As next generation immersion lithography, combined with double patterning, continues to shrink feature sizes, the
industry is contemplating a move to non-chemically amplified resists to reduce line edge roughness. Since these resists
inherently have lower sensitivities, the transition would require an increase in laser exposure doses, and thus, an increase
in incident laser fluence to keep the high system throughput.
Over the past several months, we have undertaken a study at MIT Lincoln Laboratory to characterize performance
of bulk materials (SiO2 and CaF2) and thin film coatings from major lithographic material suppliers under continuous
193-nm laser irradiation at elevated fluences. The exposures are performed in a nitrogen-purged chamber where samples
are irradiated at 4000 Hz at fluences between 30 and 50 mJ/cm2/pulse. For both coatings and bulk materials, in-situ laser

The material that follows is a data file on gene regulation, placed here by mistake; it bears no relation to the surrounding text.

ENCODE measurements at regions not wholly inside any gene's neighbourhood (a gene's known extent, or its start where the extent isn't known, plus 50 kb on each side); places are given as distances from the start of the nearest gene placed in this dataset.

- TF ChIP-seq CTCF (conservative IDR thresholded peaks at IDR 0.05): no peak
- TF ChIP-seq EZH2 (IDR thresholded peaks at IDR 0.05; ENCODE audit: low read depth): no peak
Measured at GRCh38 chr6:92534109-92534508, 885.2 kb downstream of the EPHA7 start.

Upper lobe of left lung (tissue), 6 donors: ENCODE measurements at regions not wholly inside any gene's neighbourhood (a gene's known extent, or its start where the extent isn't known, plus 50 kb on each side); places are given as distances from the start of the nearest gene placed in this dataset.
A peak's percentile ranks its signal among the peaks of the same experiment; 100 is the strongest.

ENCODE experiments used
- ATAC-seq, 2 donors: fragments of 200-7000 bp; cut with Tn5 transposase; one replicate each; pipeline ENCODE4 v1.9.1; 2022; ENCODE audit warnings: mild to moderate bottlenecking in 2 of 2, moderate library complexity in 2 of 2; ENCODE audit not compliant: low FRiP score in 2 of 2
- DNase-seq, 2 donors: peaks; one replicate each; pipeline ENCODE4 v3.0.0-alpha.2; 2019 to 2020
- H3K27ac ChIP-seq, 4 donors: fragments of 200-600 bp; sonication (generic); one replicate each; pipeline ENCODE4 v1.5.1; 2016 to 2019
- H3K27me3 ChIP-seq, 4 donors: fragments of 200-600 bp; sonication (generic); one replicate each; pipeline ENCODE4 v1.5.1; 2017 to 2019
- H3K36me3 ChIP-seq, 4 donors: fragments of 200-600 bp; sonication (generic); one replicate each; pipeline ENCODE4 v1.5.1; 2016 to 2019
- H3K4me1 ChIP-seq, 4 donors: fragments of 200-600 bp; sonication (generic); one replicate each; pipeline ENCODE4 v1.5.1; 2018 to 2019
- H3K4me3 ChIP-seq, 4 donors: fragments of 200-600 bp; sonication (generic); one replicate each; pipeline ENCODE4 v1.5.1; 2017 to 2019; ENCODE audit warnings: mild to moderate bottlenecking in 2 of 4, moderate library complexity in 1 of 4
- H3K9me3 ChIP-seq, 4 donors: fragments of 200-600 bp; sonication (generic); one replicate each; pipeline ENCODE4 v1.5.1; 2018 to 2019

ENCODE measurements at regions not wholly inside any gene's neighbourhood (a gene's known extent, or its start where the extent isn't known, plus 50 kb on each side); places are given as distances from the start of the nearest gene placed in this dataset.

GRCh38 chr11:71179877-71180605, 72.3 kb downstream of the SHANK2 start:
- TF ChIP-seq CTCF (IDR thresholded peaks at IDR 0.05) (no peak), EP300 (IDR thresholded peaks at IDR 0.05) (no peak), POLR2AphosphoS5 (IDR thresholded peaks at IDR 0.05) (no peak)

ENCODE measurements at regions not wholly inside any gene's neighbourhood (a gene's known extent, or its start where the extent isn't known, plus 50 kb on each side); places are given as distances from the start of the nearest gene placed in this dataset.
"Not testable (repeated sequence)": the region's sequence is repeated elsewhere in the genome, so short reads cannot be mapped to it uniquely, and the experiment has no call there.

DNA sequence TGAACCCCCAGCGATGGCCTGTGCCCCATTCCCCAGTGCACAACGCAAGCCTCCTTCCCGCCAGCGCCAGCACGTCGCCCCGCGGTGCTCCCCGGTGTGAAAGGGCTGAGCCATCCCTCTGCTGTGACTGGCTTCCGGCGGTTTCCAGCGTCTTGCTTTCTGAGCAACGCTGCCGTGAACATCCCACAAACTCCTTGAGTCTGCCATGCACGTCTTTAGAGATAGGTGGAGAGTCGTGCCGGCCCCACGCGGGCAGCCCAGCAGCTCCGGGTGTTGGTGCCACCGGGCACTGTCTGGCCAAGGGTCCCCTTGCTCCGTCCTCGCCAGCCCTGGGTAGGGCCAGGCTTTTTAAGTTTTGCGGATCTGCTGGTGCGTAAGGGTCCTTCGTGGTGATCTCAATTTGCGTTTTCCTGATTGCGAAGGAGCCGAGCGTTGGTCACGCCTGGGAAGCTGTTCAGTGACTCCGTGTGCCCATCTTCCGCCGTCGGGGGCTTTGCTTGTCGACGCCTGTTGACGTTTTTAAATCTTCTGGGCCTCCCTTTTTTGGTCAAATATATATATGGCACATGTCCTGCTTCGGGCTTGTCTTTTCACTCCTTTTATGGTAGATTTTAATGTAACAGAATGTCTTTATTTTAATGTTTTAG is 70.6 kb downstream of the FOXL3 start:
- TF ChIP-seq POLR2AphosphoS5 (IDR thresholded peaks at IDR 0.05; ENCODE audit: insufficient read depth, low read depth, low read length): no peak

transmission combined with in-situ laser-induced fluorescence is used to characterize material performance. Potential
color center formation is monitored by ex-situ spectrophotometry. For bulk materials, we additionally measure spatial
birefringence maps before and after irradiation. For thin film coatings, spectroscopic ellipsometry is used to obtain
spatial maps of the irradiated surfaces to elucidate the structural changes in the coating.
Results obtained in this study can be used to identify potential areas of concern in the lens material performance if
the incident fluence is raised for the introduction of non-chemically amplified resists. The results can also help to
improve illuminator performance where such high fluences already occur.